David Preschlack, Diamond Sports Group
Veteran TV sports exec David Preschlack in December was named CEO at Diamond Sports Group, the increasingly separate division of Sinclair Broadcast Group that runs the Bally Sports regional sports networks. That gives him the unenviable task of managing shrinking distribution revenue and rising rights costs while improving relationships with the major sports leagues whose streaming rights he needs to reach cord-cutting sports fans. The odds are against business as usual with the smart money betting on a race between bankruptcy and a sale, possibly to those same sports leagues.
Adam Silver, NBA
Adam Silver is commissioner of the National Basketball Association, the next major league whose television rights will be available. With its young, hip fan base, NBA rights will command an increase from the $2 billion currently paid by The Walt Disney Co. and Warner Bros. Discovery. WBD CEO David Zaslav recently declared that his company doesn’t need the NBA. Maybe not. But its Turner networks won’t be the same without Inside the NBA. The rights could go to the NBA (with John Tesh’s Roundball Rock theme making a comeback) or Amazon, Apple or Google could line up for a three point shot.
Soo Kim, Standard General
Soo Kim, founder and CEO of Standard General, reached a deal to buy Tegna for $8.6 billion almost a year ago. But the approval process has been unusually protracted. Facing opposition from unions, rival station groups and cable operators, Standard General has stressed the deal would be in the public interest, bringing diversity to the station group’s management. Kim has also made extraordinary promises not to lay off newsroom staff or to leverage Tegna’s size to get better retransmission deals for Standard General but no end is in sight. The delays have been costly. Interest rates are up and the media business has entered a recession, lowering the value of broadcast assets. How long can Kim fight to get this deal approved? Or will he give up and let someone else grab Tegna?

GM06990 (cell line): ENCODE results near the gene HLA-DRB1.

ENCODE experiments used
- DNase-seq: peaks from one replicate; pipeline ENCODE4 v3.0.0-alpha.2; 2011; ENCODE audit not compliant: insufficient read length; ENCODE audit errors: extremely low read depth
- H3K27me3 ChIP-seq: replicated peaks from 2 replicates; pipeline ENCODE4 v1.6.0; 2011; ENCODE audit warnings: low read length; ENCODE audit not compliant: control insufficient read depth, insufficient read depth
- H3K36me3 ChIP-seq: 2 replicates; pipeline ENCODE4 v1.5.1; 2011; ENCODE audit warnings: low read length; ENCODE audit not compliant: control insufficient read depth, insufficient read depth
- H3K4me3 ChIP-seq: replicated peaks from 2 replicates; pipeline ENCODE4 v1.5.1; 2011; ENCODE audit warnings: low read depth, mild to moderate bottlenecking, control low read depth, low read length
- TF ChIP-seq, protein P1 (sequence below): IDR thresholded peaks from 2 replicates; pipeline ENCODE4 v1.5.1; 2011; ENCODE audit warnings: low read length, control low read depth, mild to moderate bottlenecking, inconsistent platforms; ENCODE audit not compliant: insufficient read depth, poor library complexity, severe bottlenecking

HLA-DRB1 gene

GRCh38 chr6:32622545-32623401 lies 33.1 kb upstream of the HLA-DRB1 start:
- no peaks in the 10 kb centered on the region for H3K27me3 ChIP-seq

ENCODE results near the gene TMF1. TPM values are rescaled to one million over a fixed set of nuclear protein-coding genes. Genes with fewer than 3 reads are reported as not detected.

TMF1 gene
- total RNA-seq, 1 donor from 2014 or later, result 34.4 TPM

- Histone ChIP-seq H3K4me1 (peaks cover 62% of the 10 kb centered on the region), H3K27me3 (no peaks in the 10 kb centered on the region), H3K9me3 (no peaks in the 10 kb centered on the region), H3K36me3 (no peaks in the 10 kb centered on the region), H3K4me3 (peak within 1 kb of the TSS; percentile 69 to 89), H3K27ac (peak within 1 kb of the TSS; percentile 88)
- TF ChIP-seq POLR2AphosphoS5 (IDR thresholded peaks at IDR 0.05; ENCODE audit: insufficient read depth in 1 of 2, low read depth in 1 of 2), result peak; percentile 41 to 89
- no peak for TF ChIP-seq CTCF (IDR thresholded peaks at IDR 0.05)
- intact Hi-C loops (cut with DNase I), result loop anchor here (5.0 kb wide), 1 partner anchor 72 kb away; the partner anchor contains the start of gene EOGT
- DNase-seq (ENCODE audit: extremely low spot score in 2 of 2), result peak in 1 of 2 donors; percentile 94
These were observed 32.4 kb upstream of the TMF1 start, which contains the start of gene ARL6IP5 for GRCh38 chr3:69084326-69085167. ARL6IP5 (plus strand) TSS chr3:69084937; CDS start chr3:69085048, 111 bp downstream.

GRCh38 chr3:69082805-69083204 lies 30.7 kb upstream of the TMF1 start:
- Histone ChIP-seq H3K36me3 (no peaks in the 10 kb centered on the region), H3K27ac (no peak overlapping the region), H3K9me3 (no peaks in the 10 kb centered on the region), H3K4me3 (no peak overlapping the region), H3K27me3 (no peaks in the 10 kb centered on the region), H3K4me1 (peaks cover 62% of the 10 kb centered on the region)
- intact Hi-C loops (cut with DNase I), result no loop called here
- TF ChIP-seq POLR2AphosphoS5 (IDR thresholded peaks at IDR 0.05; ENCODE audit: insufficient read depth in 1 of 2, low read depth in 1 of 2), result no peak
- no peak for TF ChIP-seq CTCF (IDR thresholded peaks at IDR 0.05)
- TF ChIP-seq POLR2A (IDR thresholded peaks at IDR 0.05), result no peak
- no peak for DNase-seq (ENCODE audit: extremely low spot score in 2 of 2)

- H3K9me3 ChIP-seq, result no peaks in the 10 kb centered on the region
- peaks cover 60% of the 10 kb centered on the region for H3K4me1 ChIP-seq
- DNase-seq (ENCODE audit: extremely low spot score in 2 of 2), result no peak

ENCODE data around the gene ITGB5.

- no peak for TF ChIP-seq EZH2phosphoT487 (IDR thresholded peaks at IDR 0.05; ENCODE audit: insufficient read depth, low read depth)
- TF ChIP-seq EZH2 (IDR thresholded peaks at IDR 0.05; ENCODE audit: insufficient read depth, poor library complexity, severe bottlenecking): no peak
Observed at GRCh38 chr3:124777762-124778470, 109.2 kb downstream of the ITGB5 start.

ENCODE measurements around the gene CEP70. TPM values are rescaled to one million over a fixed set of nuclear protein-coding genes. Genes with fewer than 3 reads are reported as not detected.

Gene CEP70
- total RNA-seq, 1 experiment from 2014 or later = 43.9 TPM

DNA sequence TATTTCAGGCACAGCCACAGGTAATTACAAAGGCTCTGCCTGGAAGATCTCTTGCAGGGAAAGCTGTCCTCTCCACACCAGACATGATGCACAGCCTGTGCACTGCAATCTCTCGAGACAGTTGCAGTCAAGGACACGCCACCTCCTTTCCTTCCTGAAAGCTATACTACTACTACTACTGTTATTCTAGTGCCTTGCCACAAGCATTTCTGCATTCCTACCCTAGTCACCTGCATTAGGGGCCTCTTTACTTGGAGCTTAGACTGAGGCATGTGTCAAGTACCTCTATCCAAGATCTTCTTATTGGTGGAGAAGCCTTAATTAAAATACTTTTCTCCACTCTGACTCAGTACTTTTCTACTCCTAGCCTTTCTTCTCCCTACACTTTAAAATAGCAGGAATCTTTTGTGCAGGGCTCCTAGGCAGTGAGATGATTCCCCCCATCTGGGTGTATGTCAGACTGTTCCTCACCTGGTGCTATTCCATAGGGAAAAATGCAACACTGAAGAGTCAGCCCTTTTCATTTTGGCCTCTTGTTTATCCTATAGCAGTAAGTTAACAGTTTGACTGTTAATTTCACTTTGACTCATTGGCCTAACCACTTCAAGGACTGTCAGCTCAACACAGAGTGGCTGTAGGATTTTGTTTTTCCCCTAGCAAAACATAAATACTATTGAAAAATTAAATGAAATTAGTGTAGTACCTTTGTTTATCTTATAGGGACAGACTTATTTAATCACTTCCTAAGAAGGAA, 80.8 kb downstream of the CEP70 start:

James Dolan, AMC Networks
James Dolan, chairman of AMC Networks, let CEO Christina Spade go in November and announced there would be “large-scale layoffs” at the company. Those layoffs were swiftly executed, with about 20% of the company’s staff being let go. Dolan has become executive chairman at AMC, but it remains to be seen what will happen to the company and whether there’s a place in the industry for a small-scale distributor of high-quality content.
Jeremi Gorman, Netflix
Jeremi Gorman joined Netflix as president of worldwide advertising soon after the streaming giant announced that after being proudly commercial free, it would be selling spots. After making an ad-tech deal with Microsoft, Netflix got its ad tier launched with remarkable speed. But early returns were just that: Netflix had too few ad-tier viewers and had to give money back to sponsors. Gorman will aim to scale up before the upfronts. Pro tip: Carnegie Hall is available. ■
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Jon has been business editor of Broadcasting+Cable since 2010. He focuses on revenue-generating activities, including advertising and distribution, as well as executive intrigue and merger and acquisition activity. Just about any story is fair game, if a dollar sign can make its way into the article. Before B+C, Jon covered the industry for TVWeek, Cable World, Electronic Media, Advertising Age and The New York Post. A native New Yorker, Jon is hiding in plain sight in the suburbs of Chicago.